Kid sees apple. Kid grabs apple. Kid eats apple. Getting kids to gravitate naturally toward healthful foods starts with having them easily accessible at all times—like a bowl of fresh fruit on the counter or a bag of dried fruit in the car. Kids are natural grazers, so on-the-go is often the best way to serve up nutritious options—and avoid dinner-table strife.
Christine Garcia, a public relations specialist and mom of four girls in Elmhurst, Illinois, sets out healthy foods like carrot sticks, broccoli, cheese, and fruit in a muffin tin for her daughters to nibble on while she's making dinner. That way, "Once dinner is finished I know they have at least already eaten veggies and other good-for-them snacks," she says.
Get kids and parents in the kitchen together and you have the chance to pass along healthy eating habits; teach cooking, measurement, teamwork, and improvisational skills; and much more. "From the time they could stand on a chair, my children have helped me cook," says Nashville-based mom Cover. "We talk about why certain foods are better than others, and healthy choices vs. occasional treats."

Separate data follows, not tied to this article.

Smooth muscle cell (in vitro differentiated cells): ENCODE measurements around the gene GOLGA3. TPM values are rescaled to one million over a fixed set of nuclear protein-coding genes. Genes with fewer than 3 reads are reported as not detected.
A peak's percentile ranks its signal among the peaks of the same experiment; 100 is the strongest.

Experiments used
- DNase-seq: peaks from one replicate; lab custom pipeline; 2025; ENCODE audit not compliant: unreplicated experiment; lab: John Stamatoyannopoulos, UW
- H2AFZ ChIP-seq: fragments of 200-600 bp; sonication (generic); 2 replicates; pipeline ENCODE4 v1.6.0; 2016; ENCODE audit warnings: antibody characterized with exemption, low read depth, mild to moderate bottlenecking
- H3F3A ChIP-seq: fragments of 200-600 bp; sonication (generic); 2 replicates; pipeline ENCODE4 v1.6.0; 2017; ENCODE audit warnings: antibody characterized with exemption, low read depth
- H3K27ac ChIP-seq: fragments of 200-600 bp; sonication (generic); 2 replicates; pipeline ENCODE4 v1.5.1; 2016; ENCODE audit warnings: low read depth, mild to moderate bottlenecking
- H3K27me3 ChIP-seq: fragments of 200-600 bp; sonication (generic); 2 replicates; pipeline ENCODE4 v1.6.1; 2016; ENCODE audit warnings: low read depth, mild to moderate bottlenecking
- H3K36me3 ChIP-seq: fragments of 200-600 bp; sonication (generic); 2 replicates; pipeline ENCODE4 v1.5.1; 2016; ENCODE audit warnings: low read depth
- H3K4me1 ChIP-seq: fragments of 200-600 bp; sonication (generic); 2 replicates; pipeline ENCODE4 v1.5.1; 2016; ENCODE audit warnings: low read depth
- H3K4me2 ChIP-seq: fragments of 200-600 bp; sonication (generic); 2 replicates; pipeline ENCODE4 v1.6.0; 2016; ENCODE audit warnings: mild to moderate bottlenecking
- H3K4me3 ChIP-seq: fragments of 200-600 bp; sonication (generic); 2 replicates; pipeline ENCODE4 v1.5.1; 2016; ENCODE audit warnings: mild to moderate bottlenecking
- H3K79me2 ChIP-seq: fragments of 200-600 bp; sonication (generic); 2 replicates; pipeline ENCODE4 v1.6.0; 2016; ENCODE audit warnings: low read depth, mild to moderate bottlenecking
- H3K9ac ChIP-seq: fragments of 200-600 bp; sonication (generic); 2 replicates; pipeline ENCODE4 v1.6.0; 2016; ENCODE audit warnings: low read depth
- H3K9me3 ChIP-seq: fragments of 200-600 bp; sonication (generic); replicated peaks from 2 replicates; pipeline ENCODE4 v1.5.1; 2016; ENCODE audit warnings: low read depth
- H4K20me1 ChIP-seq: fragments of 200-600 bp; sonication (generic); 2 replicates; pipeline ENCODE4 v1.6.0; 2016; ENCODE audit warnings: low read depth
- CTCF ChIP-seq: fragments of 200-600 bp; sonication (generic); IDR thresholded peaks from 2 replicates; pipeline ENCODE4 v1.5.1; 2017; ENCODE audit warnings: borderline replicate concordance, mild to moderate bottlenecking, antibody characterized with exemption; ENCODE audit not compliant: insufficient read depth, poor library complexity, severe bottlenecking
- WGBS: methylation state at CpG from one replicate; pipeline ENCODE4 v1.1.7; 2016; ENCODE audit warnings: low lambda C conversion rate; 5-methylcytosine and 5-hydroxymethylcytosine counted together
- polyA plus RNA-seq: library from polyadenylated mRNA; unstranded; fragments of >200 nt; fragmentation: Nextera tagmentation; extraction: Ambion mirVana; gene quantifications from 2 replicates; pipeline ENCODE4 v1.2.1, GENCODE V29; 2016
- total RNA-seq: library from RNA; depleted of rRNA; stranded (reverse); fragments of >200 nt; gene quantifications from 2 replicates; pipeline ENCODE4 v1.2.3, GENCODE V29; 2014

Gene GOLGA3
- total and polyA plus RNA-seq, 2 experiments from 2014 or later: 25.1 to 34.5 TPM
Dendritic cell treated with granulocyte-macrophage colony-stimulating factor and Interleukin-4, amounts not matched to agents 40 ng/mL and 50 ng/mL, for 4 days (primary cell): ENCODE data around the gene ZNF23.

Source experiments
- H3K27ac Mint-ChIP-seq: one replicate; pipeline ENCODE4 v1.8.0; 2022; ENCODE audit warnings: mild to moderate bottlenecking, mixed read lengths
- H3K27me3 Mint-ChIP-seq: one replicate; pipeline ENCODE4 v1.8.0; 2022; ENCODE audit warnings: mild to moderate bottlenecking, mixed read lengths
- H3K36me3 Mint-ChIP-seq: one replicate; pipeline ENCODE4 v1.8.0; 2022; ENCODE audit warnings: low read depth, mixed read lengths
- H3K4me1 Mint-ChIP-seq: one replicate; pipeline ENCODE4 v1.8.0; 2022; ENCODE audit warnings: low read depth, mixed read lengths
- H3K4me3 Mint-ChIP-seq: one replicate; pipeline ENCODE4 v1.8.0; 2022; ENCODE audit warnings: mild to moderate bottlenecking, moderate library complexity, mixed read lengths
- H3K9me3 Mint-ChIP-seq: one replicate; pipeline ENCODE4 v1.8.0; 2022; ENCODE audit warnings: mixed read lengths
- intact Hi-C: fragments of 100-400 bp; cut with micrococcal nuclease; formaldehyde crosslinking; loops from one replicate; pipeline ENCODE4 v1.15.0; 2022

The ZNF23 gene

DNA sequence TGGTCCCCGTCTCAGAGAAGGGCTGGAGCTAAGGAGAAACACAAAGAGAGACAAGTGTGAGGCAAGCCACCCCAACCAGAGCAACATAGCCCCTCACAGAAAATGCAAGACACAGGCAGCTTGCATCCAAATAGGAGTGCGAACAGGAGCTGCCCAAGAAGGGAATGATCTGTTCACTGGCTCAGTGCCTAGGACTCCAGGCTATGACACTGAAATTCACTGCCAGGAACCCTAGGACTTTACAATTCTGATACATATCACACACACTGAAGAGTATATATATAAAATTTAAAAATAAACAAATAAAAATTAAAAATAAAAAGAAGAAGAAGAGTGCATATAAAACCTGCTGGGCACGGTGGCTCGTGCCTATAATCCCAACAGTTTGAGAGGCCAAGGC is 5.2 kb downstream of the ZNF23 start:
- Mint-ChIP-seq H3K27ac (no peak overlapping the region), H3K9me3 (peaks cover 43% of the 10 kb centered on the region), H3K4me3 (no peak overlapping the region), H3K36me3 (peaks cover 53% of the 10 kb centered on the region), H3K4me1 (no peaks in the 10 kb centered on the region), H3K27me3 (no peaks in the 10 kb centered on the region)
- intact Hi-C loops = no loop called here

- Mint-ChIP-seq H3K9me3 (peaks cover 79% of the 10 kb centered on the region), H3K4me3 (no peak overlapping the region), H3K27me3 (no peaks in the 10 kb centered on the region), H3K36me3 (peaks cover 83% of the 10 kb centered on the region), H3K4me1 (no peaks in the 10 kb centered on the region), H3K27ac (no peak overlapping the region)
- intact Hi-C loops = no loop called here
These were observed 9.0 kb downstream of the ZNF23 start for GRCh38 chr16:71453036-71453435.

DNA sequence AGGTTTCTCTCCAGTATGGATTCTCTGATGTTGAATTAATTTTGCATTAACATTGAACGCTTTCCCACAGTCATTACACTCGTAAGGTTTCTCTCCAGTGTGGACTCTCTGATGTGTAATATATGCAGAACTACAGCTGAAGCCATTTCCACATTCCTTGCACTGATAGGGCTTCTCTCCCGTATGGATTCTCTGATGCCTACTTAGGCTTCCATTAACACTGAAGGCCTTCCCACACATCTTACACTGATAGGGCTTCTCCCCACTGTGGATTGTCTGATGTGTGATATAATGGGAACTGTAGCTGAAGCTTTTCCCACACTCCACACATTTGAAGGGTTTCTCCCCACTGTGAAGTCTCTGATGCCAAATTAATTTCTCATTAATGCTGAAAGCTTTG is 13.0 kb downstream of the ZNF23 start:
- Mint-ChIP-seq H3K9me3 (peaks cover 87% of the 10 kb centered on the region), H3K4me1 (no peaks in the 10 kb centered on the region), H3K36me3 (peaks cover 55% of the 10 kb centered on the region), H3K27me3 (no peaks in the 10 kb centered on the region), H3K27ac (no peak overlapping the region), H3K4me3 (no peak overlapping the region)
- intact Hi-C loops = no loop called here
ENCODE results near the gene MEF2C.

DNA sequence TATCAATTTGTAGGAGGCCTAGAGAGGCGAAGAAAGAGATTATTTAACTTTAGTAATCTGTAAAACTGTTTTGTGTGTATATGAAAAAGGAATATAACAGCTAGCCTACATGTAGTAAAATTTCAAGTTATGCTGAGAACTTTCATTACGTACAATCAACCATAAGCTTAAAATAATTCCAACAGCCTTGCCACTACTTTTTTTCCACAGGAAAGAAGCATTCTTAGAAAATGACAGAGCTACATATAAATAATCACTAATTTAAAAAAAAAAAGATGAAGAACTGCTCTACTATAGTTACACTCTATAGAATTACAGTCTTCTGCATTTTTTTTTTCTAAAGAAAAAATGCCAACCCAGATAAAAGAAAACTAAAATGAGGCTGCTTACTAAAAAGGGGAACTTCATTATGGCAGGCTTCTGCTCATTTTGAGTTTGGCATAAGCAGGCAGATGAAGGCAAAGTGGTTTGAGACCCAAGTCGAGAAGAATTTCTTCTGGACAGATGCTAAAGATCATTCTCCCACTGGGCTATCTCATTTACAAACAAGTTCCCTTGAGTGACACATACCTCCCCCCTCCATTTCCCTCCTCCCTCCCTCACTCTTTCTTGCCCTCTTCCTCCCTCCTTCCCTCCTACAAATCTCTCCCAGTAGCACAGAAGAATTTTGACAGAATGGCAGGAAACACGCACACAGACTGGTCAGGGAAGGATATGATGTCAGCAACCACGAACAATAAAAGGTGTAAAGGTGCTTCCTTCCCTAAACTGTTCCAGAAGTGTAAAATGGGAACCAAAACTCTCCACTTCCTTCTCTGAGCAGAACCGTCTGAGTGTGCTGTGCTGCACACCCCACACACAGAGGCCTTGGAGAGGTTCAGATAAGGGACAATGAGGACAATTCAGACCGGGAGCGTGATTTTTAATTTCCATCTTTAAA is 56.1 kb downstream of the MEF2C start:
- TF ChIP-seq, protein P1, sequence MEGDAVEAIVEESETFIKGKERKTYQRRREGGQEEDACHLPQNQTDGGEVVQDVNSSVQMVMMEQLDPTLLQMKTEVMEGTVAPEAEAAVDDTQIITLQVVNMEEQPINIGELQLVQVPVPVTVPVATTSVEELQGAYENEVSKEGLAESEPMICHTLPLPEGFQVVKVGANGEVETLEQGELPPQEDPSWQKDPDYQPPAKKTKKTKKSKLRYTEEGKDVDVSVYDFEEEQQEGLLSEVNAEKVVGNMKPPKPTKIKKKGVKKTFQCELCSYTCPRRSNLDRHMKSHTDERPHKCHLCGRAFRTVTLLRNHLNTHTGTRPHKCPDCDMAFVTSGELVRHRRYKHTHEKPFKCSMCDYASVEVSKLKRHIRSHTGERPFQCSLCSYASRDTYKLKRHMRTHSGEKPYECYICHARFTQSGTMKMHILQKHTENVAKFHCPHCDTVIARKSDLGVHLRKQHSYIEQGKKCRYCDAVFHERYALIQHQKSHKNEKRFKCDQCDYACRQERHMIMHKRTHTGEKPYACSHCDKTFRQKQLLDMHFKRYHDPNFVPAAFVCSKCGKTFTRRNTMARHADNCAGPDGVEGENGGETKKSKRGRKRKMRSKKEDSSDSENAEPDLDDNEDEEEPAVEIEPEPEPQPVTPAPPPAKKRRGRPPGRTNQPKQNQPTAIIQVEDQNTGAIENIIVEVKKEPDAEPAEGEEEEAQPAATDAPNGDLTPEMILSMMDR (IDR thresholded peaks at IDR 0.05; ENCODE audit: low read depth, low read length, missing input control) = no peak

Kids who help with meal prep may become more adventurous eaters too—often they're more willing to try a mysterious work in progress than the final product on their plates. "Whenever possible, I encourage them to try whatever I am making (just a bite)," says Sarah Caron, a recipe developer and mother of two in Connecticut. "As a result, my 3-year-old and 5-year-old will eat just about anything. From anchovies to ramps, they have tried a wide range of foods and discovered likes that they wouldn't have otherwise."
Andrea Frayser, a mother of three in Hagerstown, Maryland, gives her kids (ages 17, 14, and 12) a budget and lets them shop for and prep a meal each week. "My 14-year-old loves to bake, and every other Friday she makes wonderful veggie pizzas on a wheat crust," Frayser says. "One of my favorites was a pizza with olive oil, roasted garlic, sliced tomatoes, fresh basil, rosemary, spinach, roasted peppers, and feta." By helping the family run smoothly and contributing to its healthy-eating goals, kids gain a sense of authority and responsibility.
Disciplining kids is a tough job—and everyone has their own idea of how it should be done (Tiger Mom controversy, anyone?). But offering modest rewards for good behavior often seems to do the trick in keeping things harmonious at home. Jessie Abram Rosenblum, a mom of two in Nashville, likes the fact that a reward system helps keep her in check, too: "I am not a strict disciplinarian," she says, "and although I strive to be consistent, this can sometimes be a struggle.